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Gyros Aren't Hard to Find

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To: Luke
From: Owen
Re: Dr. Who

This might sound extremely late to the party, but I finally got around to buying City of Heroes. Remember, I have a Mac, and NCSoft just put out the port for this back in January. Believe it or not, I've had my eye on that game for so long, I remember Crecente playing it and raving about it when it came out back in 2004, and knowing I had a lifetime supply of superheroes waiting to save Paragon City.


Creating my first character - Johnny Hawkk - brought me back to my apotheosis as a pre-teen geek. Man, did I love comic books. Ask my parents - ask my Dad. In 1986, out of the blue, he got a fat manila envelope from Marvel Comics dumped on his desk at work. I had secretly written Jim Shooter, Marvel's editor-in-chief, appealing to him to convince my father to let me sink all of my paperboy money into 15 different subscriptions, a request Dad had earlier vetoed. Shooter wrote my father a personal letter, making a candid, honest case that comic books may not be great literature, but they can foster a love of reading and writing. Inside the package were two dozen of the latest issues, plus the first Spider-Man graphic novel. Some New Universe titles, too. I know everyone thinks their days were the best, but man, Marvel in the 1980s was its own era.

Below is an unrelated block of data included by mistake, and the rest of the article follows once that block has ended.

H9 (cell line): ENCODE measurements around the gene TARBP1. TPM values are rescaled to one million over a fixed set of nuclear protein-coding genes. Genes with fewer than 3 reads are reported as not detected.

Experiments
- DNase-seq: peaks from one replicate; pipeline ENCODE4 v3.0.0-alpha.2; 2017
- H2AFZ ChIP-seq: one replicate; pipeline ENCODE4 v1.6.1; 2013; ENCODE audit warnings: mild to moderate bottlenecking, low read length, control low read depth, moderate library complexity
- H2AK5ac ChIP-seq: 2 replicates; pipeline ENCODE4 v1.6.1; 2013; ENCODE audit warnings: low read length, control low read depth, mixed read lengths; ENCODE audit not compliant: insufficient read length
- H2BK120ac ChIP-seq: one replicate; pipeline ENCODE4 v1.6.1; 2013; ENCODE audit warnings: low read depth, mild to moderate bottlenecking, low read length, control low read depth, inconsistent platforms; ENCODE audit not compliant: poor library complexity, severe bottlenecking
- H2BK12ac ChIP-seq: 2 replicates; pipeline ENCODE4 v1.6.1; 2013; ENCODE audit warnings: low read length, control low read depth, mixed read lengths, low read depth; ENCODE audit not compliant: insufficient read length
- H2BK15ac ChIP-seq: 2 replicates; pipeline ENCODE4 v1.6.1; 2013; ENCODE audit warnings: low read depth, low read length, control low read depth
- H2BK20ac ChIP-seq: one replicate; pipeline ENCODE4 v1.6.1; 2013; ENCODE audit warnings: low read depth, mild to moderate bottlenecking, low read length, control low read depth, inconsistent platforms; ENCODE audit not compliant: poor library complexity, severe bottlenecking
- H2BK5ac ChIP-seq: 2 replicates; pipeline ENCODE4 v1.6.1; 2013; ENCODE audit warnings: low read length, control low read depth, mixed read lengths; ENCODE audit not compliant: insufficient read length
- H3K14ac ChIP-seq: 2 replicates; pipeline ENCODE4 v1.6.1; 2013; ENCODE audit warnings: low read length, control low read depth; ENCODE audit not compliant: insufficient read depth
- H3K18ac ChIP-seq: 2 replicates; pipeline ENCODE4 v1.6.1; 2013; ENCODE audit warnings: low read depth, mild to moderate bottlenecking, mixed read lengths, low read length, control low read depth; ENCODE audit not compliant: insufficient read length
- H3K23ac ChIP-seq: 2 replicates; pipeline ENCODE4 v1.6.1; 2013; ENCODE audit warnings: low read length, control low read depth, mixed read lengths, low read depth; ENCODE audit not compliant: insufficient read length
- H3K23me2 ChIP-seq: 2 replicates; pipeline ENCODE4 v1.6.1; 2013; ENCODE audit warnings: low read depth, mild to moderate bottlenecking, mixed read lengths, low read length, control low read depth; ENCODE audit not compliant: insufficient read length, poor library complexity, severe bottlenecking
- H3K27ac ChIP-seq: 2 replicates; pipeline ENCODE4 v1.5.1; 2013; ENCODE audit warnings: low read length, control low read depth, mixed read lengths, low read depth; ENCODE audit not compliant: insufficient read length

That Christmas, Mom and Dad gave me the Marvel Super-Heroes role playing game. And I went bananas creating my own universe of super beings. I got pretty good at randomly rolling up powers and somehow making them fit into a theme. And some of the names, you know, I thought they were pretty slick. Maybe they aren't taken by now on City of Heroes. There was U-Man, a Sub-Mariner analog; Mister Shifter was the Reed Richards contortionist; the Human Hologram was a guy who could phase through solid objects and fire laser bolts.


The flagship guy, my favorite, was sort of like the Human Top/Whirlwind (My Tales to Astonish collection was, and remains, a save-it-from-a-burning-house possession). My character's name was Gyro. Small town North Carolina is not known for its Greek delis, so I didn't realize the superstitious, cowardly criminals Gyro battled would most likely confuse him for a sandwich of lamb, tomato, onion and tzatziki served on flatbread. Especially when I gave him a sidekick named Baba Ghanoush.

Some headlines while you were away:

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